Microsoft word - howdoespsychotherapy.doc
How Does Psychotherapy Change The Brain:
What Neuroimaging Has Taught Us About Psychotherapy
In an era of renewed focus on mindbrain relationships, we’re closer to answering this question
than ever before. The past few years have seen dramatic growth in studies using functional
neuroimaging to investigate the effects of psychotherapy on brain function. These studies have
suggested that psychotherapy causes plausible changes in brain activity, and that these changes
overlap partially – but not completely – with comparable medication interventions.
The psychotherapy interventions most frequently studied with imaging thus far have been
behavioral therapy (BT) or cognitive-behavioral therapy (CBT). Baxter and colleagues at UCLA
studied 18 patients who underwent a 10-week course of BT for obsessive compulsive disorder
(OCD). Similar to patients who had responded favorably to treatment with fluoxetine, patients who
received BT exhibited a reduction in metabolic activity in the caudate nucleus. Moreover, a
correlation was found between the extent of metabolic change in the caudate and the degree of
clinical improvement. Given the established role of the caudate in OCD, these findings were not
In a related study, Brody and associates found that pre-treatment metabolism in the left
orbitofrontal cortex (which may act to extinguish habitual, compulsive responses) positively
correlated with response to BT in 18 patients with OCD. Interestingly, among a comparison group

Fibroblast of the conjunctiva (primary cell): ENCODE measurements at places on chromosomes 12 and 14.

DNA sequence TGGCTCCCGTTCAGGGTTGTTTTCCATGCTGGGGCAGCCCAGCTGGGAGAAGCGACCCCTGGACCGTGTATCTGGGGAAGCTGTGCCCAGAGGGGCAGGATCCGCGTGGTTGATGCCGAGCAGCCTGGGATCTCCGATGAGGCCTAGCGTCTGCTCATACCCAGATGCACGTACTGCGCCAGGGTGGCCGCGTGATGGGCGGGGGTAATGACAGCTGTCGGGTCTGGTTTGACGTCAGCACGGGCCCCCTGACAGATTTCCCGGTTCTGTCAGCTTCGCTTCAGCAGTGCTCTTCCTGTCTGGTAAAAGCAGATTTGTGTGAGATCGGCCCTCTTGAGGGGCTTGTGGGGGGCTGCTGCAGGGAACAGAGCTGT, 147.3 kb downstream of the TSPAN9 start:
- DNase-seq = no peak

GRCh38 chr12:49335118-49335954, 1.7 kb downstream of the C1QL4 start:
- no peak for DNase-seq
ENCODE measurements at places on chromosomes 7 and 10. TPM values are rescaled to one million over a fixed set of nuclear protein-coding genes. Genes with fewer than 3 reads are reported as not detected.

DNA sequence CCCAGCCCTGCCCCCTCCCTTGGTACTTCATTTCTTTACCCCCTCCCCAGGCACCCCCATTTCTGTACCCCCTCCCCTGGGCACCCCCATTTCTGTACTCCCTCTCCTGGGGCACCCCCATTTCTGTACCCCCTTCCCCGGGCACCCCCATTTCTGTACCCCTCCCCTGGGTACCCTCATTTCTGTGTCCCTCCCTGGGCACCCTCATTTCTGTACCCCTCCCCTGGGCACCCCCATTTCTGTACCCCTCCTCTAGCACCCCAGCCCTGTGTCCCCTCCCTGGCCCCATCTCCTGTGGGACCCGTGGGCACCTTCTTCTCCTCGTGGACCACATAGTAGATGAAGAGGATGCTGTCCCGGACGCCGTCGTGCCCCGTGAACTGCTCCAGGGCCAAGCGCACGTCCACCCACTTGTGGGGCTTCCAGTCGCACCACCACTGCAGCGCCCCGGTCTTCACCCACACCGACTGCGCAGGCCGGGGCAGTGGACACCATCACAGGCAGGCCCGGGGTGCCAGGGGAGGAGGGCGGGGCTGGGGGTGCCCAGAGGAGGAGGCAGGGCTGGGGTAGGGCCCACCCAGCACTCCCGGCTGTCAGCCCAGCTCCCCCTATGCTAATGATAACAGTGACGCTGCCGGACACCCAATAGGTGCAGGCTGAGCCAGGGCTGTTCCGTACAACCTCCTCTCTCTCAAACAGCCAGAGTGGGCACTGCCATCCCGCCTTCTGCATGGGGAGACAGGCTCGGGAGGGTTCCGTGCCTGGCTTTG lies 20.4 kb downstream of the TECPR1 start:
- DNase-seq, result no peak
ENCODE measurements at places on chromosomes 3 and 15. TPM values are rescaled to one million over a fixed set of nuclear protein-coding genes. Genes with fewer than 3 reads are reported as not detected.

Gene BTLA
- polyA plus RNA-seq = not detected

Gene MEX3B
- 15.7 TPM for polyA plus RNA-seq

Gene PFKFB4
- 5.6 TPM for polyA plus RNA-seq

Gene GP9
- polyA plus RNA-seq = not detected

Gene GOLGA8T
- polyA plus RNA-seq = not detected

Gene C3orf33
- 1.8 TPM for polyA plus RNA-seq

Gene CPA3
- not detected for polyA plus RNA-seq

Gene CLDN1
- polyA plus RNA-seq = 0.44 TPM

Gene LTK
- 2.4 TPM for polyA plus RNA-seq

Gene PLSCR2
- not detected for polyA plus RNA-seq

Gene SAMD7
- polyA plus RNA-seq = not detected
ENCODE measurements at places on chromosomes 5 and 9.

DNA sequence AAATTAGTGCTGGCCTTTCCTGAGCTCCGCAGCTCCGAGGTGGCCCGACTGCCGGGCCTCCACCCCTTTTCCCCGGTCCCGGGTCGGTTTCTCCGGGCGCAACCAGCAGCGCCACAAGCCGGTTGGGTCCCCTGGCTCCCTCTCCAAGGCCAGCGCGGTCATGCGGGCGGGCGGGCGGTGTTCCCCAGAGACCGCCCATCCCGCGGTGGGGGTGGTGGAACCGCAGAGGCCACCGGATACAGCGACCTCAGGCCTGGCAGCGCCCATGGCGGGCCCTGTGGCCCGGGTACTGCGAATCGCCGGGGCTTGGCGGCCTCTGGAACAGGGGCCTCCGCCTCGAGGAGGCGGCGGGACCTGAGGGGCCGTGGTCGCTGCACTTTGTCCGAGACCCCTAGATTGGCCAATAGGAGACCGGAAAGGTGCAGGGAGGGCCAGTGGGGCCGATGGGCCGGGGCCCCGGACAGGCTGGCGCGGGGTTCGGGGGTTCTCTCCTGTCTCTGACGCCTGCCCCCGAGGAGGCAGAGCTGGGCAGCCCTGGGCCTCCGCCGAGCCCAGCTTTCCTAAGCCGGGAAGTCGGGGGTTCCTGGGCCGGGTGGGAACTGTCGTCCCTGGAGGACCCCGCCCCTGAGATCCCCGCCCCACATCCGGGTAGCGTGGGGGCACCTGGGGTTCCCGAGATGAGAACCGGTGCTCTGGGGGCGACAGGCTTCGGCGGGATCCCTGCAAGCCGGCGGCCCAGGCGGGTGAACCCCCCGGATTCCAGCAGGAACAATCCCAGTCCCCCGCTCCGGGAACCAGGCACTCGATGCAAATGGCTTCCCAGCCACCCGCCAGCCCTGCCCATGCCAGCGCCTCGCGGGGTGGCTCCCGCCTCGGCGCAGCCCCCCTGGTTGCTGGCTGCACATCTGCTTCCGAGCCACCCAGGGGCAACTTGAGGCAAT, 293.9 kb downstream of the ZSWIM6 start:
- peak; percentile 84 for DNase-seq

of patients who received fluoxetine, a significant negative correlation was found between clinical
response and left orbitofrontal metabolism. These findings suggest that pre-treatment imaging
might ultimately be useful to predict whether certain patients will respond better to
pharmacotherapy or CBT.
The use of CBT as a treatment for phobic disorders has also been found to influence brain
function. Of particular interest in these studies is the effect of treatment on activity in the limbic
system, which has long been associated with the neurobiology of fear. Furmark and colleagues
found that CBT for social phobia induced significant reductions of activity in the amygdala,
hippocampus, and adjacent temporal cortex in 6 patients who were scanned during an anxiety-
provoking performance paradigm. Similarly, Paquette and associates found that group CBT
diminished activation in the parahippocampal gyrus and dorsolateral prefrontal cortex in
12 arachnophobic patients exposed to pictures of spiders. These investigators linked the
abatement of the parahippocampal gyrus response to a dampening of contextual memory (which
is believed to be mediated by this structure). They further suggested that the prefrontal cortex
changes might reflect the restructuring of conscious cognitive defenses – in other words, after
CBT, the prefrontal cortex may need to work “less hard” in the presence of a fear-inducing
stimulus(e.g., to plan an escape from perceived danger).
Neuroimaging studies have also been used to examine the effects of psychotherapy on the brain
in depressed patients. Remarkably, studies looking at two different therapy modalities, CBT and
interpersonal therapy (IPT), have indicated quite similar patterns of change with respect to
prefrontal cortical metabolism following therapy. In a recent study of 17 medication-free
patients with depression, Goldapple and associates found that CBT reduced metabolism in
multiple frontal regions, including the dorsolateral prefrontal cortex. Again, the authors suggested